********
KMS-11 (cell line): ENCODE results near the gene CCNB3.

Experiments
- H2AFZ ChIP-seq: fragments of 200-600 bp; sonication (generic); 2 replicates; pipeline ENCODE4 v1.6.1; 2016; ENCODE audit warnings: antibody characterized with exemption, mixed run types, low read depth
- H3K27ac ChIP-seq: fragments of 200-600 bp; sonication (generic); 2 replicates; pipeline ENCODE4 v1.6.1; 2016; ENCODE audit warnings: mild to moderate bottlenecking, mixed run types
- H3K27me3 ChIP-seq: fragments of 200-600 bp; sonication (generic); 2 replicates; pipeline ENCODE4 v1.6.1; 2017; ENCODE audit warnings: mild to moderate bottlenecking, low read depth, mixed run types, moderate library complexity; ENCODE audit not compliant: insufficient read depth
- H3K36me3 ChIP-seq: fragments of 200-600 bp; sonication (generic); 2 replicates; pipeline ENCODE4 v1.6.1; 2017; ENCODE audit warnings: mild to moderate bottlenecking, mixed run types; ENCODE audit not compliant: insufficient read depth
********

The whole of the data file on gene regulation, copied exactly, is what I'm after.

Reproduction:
KMS-11 (cell line): ENCODE results near the gene CCNB3.

Experiments
- H2AFZ ChIP-seq: fragments of 200-600 bp; sonication (generic); 2 replicates; pipeline ENCODE4 v1.6.1; 2016; ENCODE audit warnings: antibody characterized with exemption, mixed run types, low read depth
- H3K27ac ChIP-seq: fragments of 200-600 bp; sonication (generic); 2 replicates; pipeline ENCODE4 v1.6.1; 2016; ENCODE audit warnings: mild to moderate bottlenecking, mixed run types
- H3K27me3 ChIP-seq: fragments of 200-600 bp; sonication (generic); 2 replicates; pipeline ENCODE4 v1.6.1; 2017; ENCODE audit warnings: mild to moderate bottlenecking, low read depth, mixed run types, moderate library complexity; ENCODE audit not compliant: insufficient read depth
- H3K36me3 ChIP-seq: fragments of 200-600 bp; sonication (generic); 2 replicates; pipeline ENCODE4 v1.6.1; 2017; ENCODE audit warnings: mild to moderate bottlenecking, mixed run types; ENCODE audit not compliant: insufficient read depth